Confessed Police Killer Lionized by Thousands in China

Video
Yang Fusheng, the father of convicted murderer Yang Jia, spoke with The Washington Post shortly after his son's trial, on his feelings about his son's trial. Video by Maureen Fan/The Washington PostTranslator: Liu SongjieEditor: Jacqueline Refo/washingtonpost.com
By Maureen Fan
Washington Post Foreign Service
Friday, November 14, 2008

BEIJING -- Yang Jia slipped into the Zhabei Police Station in north Shanghai through the service entrance. A knife in his right hand and a mask over his face, he fatally stabbed four police officers on the first floor and one each on the ninth and the 11th before finally being subdued.

Yang, 28, has confessed to the crime and is destined for execution. But in a bizarre twist that reveals the fissures that run beneath China's elaborately constructed social order, he is also an unlikely hero. Thousands of Chinese have lionized him for standing up to the security forces that are increasingly seen as a blunt instrument of the Communist Party's chief aim: to ensure its authority by maintaining stability and stifling dissent.

At one of Yang's hearings last month, hundreds of protesters descended on the Shanghai Higher People's Court, carrying signs that read "Long Live the Killer" and shouting "Down with the Communist Party" and "Down with fascists." Many of the protesters were educated and middle-aged.

More than 4,000 people have signed an open letter posted online urging that Yang's life be spared. The letter has been erased from many Web sites by government censors, and coverage of the case in the state-run media has been strictly controlled.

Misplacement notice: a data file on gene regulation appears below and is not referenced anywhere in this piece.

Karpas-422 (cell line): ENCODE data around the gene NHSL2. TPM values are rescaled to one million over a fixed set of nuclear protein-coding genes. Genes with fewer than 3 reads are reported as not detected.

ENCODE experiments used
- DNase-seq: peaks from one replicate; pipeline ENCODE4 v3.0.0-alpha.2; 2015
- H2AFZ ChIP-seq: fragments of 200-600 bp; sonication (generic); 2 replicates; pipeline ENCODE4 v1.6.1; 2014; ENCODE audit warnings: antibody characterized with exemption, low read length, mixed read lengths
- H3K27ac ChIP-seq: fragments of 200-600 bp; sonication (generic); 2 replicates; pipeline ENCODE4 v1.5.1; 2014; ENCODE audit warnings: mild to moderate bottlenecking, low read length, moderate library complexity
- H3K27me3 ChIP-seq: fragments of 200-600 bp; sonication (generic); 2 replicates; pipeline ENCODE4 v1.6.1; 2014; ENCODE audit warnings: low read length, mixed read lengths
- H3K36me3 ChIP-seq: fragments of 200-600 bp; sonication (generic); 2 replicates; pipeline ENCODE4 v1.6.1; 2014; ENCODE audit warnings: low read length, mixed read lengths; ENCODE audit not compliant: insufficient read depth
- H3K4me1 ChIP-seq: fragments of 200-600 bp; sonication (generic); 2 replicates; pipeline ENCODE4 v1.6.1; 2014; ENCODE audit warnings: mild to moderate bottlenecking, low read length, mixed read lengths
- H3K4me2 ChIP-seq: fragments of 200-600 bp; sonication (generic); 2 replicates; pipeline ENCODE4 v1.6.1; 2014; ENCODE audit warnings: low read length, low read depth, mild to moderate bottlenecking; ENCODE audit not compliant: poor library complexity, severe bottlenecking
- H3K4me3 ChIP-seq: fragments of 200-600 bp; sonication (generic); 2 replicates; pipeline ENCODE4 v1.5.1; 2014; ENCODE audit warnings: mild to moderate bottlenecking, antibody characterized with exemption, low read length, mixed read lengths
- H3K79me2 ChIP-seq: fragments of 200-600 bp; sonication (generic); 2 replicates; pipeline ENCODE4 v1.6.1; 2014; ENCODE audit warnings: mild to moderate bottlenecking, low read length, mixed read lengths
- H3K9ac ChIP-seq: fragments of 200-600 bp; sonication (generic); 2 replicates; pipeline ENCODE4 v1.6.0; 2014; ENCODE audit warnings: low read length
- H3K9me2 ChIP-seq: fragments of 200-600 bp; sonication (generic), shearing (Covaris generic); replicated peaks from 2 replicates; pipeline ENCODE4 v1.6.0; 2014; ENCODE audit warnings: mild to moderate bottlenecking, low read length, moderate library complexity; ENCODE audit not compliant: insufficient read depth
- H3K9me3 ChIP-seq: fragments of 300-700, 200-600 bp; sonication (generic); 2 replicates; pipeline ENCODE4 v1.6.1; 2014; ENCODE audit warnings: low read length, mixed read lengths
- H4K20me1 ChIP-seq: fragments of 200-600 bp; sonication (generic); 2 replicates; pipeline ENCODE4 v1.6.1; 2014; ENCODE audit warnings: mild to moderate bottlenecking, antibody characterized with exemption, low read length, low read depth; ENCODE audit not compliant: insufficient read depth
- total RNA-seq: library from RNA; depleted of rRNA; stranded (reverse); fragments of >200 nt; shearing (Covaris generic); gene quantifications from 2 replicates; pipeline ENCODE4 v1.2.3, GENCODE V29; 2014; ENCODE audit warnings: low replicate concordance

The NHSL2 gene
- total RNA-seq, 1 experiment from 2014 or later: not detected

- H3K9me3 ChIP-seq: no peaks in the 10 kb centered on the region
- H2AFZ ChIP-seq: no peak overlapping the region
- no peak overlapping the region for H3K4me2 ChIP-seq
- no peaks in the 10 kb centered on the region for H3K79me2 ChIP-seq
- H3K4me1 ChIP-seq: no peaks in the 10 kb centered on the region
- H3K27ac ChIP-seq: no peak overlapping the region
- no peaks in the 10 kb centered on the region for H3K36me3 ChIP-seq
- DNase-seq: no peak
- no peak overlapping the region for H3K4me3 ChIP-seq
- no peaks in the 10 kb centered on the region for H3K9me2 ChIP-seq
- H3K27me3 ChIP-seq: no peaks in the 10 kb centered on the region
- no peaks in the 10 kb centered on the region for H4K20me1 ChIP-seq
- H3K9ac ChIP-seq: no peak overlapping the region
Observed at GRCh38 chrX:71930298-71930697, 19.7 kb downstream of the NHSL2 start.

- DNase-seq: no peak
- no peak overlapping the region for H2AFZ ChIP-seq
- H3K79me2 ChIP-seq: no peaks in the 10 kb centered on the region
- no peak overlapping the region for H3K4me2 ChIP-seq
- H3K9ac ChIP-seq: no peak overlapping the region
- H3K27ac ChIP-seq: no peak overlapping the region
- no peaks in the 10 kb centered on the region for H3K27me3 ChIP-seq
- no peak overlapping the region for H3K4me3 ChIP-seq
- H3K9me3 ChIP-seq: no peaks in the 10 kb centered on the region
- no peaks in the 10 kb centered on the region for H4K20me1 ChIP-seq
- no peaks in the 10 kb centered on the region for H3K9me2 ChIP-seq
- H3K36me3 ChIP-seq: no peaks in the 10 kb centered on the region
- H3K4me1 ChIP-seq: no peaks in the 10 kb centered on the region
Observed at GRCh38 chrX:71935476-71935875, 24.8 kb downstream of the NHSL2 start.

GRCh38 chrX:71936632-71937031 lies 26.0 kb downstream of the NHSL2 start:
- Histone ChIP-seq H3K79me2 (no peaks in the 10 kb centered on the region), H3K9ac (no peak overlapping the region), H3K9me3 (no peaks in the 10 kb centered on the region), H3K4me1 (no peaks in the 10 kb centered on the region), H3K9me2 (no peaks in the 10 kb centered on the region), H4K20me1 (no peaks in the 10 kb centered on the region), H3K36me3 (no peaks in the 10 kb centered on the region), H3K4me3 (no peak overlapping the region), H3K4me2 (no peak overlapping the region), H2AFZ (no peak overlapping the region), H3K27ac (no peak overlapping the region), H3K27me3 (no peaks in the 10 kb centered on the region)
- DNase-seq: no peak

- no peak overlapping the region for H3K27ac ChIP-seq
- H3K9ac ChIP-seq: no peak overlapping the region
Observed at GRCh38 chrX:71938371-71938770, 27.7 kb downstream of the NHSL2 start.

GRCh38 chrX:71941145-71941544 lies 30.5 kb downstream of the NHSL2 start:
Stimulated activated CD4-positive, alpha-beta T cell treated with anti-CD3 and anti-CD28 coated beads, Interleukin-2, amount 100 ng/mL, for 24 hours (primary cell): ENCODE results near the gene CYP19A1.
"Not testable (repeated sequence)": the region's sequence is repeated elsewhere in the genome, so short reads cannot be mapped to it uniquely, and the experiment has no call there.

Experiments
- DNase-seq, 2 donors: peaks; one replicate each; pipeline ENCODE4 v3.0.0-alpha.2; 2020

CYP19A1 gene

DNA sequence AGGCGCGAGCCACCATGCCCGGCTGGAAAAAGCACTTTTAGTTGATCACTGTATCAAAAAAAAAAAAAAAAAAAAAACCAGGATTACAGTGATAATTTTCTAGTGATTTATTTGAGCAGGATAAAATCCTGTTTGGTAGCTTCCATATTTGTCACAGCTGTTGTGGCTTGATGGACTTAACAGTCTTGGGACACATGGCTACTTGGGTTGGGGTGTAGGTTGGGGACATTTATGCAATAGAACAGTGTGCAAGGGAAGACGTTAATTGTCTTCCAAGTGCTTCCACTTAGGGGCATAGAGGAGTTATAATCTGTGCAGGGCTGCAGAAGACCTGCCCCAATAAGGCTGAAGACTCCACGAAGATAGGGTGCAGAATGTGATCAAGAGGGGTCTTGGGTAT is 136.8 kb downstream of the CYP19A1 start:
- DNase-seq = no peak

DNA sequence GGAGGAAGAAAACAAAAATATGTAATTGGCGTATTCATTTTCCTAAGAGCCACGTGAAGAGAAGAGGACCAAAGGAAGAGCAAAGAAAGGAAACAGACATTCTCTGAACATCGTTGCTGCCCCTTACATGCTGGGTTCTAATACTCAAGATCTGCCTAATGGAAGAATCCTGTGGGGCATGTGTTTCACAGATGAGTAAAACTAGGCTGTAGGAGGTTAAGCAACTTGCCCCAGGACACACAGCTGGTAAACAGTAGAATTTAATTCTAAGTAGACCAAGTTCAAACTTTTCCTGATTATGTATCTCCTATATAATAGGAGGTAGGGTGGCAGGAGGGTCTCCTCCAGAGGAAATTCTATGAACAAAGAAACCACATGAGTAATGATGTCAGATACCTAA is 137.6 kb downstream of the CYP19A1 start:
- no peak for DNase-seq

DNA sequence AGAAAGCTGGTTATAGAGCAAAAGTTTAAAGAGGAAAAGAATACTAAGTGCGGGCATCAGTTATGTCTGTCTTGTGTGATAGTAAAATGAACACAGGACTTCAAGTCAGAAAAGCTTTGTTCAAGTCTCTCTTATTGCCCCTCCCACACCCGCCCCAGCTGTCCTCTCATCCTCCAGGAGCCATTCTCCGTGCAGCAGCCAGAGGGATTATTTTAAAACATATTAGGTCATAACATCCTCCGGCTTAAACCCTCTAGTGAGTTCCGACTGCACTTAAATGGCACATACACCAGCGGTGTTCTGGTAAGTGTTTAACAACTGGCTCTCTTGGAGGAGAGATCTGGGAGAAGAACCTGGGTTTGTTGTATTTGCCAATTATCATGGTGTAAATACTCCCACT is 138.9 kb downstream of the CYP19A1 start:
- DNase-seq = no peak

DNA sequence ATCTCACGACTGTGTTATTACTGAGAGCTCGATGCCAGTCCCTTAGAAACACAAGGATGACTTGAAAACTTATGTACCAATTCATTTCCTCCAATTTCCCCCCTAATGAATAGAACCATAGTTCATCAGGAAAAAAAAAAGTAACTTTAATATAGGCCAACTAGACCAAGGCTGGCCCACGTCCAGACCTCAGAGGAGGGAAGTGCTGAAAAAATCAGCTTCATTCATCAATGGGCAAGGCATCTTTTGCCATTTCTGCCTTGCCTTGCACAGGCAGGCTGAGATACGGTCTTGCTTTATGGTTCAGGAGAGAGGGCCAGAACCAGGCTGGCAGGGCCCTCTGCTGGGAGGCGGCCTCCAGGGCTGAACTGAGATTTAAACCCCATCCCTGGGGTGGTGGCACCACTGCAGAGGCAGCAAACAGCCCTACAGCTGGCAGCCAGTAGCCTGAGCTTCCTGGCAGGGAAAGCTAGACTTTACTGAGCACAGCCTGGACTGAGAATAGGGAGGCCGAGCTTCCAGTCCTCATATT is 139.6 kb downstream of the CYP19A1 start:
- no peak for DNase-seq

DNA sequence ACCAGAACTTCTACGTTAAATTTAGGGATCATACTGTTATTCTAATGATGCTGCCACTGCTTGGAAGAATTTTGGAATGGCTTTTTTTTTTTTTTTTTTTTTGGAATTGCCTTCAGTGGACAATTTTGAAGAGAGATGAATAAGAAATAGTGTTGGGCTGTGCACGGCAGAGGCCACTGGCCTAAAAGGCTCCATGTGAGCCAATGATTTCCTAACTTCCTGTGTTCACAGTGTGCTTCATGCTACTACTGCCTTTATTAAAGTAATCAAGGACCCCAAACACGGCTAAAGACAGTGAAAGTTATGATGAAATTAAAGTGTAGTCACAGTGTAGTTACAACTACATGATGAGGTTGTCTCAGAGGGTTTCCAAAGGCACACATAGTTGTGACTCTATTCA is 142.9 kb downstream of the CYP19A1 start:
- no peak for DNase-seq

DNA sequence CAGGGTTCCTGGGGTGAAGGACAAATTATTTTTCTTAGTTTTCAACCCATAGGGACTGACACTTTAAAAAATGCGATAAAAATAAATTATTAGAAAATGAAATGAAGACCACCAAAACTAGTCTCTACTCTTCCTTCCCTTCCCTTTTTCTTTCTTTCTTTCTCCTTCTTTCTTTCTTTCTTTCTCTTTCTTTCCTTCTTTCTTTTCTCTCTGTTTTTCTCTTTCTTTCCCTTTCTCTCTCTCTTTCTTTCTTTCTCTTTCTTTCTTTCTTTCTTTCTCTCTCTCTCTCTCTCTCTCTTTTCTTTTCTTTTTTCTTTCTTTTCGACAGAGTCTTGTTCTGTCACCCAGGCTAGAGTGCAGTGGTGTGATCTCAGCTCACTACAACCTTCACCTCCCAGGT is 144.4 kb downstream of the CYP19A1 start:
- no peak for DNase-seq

As heinous as the July 1 crime reportedly was, and despite Yang's confession, many Chinese still doubt the government's findings. Public support for Yang has been bolstered by reports that he had been mistreated by police on at least two occasions and may have been seeking revenge.

"There are many citizens who have suffered similar treatment but are too afraid to speak out," said Liu Xiaoyuan, the family's attorney. "They feel that if someone stands up to the police, he or she is fighting for justice on their behalf."

There are tens of thousands of protests each year in China, according to the government's own figures, and the number is rising. They range from rural protests over land grabs to the recent unrest in southern China over factory wages and dismissals. Many protests involve public outrage over heavy-handed tactics by the police or the wealthy, who are perceived to take advantage of the country's millions of laobaixing, or ordinary citizens.

Yang's story has generated an uncommon level of public interest, with everything from his personal background to the minute details of the crime becoming fodder for feverish discussion among his backers.

Yang is an unemployed former supermarket clerk from Beijing with wide-set eyes, an open face and short-cropped hair. He loved hiking, photography and curling up all day with a good book, according to a MySpace blog he created before his rampage.

Part of the controversy surrounding the case involves his previous confrontations with police. Two years ago, Yang sustained a concussion and lost three teeth when police beat him for cutting in line at a train station in Shanxi province, according to lawyer Liu.

On Oct. 5 of last year, according to Yang's courtroom testimony, he was falsely accused of stealing a bicycle he had rented in Shanghai and was insulted and beaten by police. When he asked for a written explanation and $30 in compensation, his family said, police offered to pay him $210 but refused to provide any written account of their actions. Yang said he refused the money; he wanted police to admit they were wrong.

Police said Yang was stopped for riding a bicycle without registration plates. Though he repeatedly cursed them, police let Yang go after "educating" him, Shanghai public security officials said at a news conference this summer. Yang then filed multiple complaints demanding that the offending officer be fired and that he be compensated for mental stress, state-run media reported.


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